Each month the GP/OKCID strives to keep our streets safer and cleaner, and part of this includes providing very necessary social support.
A constant improvement each and every year in both areas is all thanks to our social support team. The impact they make in these areas is increasingly noticeable, and this would not be possible without the motivated group of qualified and incredibly caring field workers Denaro le Roux, Geraldine Killian, Larochelle Muller and Shurnell Adams.
The field workers try their very best to resolve social issues in Oranje-Kloof and Green Point by visiting street people at numerous locations around the city. Their goal is to provide better paths for street people and encourage them to seek assistance. Typical issues include searching for suitable employment and tackling drug or alcohol addictions.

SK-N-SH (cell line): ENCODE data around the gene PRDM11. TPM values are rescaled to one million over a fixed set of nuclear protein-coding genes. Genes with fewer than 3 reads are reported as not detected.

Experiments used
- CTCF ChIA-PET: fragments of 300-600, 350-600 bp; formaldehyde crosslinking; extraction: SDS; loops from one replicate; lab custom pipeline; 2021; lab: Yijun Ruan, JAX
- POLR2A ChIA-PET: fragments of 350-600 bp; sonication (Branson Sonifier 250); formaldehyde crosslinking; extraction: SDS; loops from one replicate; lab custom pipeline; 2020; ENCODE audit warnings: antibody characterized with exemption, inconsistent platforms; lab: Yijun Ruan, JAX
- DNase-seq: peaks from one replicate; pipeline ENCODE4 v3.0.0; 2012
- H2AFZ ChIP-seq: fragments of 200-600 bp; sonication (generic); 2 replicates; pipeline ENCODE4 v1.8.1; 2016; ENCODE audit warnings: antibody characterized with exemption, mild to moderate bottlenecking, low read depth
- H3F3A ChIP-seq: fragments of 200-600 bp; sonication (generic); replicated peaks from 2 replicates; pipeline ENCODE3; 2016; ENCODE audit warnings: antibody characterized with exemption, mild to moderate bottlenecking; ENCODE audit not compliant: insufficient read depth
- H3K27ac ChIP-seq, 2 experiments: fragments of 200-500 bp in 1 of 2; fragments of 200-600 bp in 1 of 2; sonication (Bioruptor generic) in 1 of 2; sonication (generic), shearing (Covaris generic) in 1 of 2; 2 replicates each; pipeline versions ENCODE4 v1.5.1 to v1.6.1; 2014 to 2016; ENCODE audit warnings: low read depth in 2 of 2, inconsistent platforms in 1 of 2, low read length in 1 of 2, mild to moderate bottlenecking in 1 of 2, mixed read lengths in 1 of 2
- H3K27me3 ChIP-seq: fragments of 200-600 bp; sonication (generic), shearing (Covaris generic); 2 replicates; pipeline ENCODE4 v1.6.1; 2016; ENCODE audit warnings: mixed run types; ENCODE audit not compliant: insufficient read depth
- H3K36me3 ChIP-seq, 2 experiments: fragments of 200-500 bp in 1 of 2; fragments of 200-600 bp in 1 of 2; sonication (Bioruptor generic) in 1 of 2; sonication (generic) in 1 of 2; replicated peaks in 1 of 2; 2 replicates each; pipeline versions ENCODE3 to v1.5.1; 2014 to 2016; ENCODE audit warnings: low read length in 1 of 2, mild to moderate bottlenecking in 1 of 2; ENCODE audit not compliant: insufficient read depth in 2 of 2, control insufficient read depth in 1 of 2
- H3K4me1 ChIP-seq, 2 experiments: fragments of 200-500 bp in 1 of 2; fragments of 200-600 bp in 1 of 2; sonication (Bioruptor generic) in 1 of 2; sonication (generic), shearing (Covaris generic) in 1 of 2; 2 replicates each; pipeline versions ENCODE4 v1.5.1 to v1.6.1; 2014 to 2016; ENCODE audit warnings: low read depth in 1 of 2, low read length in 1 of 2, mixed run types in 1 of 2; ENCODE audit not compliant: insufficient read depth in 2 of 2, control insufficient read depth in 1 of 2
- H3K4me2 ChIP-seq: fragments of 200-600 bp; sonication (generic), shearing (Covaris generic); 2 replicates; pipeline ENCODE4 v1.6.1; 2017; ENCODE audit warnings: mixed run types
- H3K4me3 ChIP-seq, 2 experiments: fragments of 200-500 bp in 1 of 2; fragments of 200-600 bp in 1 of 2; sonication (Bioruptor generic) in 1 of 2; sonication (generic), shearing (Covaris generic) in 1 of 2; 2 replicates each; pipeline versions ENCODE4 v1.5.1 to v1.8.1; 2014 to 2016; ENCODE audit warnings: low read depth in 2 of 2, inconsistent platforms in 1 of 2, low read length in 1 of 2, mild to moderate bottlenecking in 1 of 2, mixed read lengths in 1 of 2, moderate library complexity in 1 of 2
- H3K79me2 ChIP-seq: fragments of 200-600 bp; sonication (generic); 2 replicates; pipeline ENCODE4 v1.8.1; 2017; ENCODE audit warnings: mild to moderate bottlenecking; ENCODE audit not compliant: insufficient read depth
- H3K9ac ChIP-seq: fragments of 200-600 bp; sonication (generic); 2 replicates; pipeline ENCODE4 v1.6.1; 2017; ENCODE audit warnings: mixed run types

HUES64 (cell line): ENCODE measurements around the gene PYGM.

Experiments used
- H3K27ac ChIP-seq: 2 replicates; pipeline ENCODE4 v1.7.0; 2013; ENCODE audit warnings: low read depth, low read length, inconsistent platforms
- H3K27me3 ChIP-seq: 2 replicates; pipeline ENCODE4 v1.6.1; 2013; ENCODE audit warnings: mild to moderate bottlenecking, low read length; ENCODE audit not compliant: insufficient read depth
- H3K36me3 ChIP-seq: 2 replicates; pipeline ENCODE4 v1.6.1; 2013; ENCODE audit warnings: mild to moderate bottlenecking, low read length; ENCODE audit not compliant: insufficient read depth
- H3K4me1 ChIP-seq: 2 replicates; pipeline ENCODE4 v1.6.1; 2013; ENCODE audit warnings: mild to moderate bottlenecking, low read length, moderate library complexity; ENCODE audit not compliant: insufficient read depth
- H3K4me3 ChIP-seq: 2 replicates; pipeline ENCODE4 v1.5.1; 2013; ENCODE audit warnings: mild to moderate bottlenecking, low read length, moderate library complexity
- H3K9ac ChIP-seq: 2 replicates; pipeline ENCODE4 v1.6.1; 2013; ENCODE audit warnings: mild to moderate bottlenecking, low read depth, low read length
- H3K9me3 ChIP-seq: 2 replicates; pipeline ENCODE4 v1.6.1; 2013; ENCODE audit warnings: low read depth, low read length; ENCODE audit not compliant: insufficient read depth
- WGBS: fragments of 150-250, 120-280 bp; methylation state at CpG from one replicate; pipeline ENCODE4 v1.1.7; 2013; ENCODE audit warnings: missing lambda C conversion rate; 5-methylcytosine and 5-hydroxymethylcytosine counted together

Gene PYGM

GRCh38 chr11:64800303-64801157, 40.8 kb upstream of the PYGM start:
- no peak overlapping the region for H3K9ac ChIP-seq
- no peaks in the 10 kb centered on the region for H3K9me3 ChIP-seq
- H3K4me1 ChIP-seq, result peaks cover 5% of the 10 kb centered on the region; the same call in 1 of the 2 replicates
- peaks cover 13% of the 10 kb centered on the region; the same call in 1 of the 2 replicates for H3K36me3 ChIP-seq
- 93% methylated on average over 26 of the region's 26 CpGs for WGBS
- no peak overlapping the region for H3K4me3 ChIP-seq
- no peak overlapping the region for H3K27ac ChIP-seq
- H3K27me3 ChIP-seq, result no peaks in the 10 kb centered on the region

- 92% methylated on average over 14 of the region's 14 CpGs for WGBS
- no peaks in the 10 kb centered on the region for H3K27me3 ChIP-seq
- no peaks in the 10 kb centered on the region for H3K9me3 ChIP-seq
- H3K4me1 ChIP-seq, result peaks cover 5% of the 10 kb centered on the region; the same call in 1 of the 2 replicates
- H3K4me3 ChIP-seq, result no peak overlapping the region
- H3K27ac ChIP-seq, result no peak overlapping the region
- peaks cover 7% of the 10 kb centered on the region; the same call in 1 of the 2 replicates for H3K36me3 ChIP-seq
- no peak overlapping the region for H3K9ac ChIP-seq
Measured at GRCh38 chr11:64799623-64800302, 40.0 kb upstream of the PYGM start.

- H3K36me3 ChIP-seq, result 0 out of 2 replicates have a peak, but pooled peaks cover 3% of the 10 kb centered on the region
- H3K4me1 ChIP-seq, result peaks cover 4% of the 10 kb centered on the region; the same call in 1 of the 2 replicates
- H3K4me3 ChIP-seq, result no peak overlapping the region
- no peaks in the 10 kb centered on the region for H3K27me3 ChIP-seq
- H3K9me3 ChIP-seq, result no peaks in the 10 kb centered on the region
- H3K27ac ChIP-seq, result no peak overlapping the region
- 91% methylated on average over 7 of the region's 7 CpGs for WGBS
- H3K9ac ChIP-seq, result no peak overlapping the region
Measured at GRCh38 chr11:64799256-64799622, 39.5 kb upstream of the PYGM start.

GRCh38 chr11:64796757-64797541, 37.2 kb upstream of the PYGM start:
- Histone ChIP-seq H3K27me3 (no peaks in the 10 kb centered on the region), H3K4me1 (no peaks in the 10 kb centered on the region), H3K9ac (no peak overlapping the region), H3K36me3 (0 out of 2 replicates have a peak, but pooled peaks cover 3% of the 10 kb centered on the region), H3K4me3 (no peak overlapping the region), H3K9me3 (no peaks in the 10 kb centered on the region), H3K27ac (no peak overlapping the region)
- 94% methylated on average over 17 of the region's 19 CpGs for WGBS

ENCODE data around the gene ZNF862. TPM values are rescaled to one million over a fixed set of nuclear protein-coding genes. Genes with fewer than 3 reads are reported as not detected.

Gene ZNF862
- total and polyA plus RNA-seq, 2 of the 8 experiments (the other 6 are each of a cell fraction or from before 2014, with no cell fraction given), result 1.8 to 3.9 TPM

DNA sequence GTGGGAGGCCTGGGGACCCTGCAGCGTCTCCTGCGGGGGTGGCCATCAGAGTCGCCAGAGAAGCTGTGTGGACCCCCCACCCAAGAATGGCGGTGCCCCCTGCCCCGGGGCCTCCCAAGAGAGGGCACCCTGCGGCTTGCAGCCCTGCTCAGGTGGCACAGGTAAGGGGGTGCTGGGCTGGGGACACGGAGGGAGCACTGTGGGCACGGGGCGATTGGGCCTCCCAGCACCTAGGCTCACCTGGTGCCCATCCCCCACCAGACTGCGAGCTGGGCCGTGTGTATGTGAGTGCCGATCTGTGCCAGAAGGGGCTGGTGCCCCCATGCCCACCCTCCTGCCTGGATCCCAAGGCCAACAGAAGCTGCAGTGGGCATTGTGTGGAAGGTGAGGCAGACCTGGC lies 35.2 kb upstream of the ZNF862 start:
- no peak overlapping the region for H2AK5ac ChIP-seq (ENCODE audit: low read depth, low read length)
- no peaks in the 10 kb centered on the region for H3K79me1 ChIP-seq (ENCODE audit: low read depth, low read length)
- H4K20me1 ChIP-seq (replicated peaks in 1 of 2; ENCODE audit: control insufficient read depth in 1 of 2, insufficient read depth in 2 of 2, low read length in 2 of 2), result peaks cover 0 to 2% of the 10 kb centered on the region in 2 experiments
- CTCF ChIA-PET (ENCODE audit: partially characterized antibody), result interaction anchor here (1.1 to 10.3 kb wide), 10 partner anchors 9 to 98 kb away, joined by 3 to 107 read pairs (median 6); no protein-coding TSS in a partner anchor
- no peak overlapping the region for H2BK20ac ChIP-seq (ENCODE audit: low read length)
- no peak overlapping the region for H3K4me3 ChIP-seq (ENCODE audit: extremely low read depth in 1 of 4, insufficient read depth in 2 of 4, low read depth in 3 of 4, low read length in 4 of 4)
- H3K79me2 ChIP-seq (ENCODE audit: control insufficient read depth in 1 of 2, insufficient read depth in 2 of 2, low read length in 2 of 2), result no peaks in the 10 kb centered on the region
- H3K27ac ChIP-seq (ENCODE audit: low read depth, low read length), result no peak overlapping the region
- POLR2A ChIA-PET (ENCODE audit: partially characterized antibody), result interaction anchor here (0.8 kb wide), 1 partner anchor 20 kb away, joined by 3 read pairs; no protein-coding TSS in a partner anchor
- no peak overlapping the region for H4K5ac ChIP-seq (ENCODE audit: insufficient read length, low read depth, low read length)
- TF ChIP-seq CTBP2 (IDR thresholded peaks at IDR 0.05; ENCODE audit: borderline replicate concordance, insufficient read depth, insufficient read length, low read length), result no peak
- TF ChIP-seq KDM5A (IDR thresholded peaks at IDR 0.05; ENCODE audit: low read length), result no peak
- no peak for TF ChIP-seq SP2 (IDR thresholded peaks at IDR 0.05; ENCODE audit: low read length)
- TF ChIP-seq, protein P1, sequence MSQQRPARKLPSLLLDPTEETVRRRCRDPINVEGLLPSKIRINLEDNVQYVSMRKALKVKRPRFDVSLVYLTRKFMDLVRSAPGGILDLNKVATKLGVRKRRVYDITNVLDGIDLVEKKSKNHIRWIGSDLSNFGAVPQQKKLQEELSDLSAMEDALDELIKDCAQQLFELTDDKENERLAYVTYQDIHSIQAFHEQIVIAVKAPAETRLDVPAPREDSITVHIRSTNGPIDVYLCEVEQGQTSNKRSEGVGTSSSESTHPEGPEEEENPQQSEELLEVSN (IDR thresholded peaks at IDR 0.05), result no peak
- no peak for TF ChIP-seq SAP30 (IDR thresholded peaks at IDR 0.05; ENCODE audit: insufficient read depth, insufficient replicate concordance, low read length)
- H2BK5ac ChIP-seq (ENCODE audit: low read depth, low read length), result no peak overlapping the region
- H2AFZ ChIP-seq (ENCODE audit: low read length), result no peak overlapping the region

A considerable number of vagrants refused to get assistance or leave Green Point and Oranje-Kloof in February. Homelessness in an ever-growing problem in Cape Town and something our Field Workers handle with understanding and with compassion when trying to relocate street people to shelters. Quite a few vagrants reside in public parks, which can become a problem when our GP/OKCID officers need to lock up at night. Our field workers have mapped out ‘hot spots’ for drug activity and crime are in both areas, and both SAPS and GP/OKCID officers are informed of these areas and keep a close eye on them.
Problem areas in Green Point include the cut off bridge, the quarry, the corner of Chappini and Strand Streets and around the Cape Quarter Lifestyle Village. The Green Point field workers interviewed 24 street people during February. Two people were placed in shelters and others were put in contact with organisations such as ACVV and Hope House. Our field workers also assisted five people to apply for identity documents.
Problem areas in Oranje Kloof include the area in front of Rafiki’s in Tamboerskloof, Kloof Street/ Upper Union, as well as lower gardens and De Waal Park. The Oranje-Kloof field workers interviewed 43 people during February, where they tried their utmost to assist them either to shelters or seek medical assistance. 7 people were referred to various shelters and 5 people received assistance to apply for identity documents.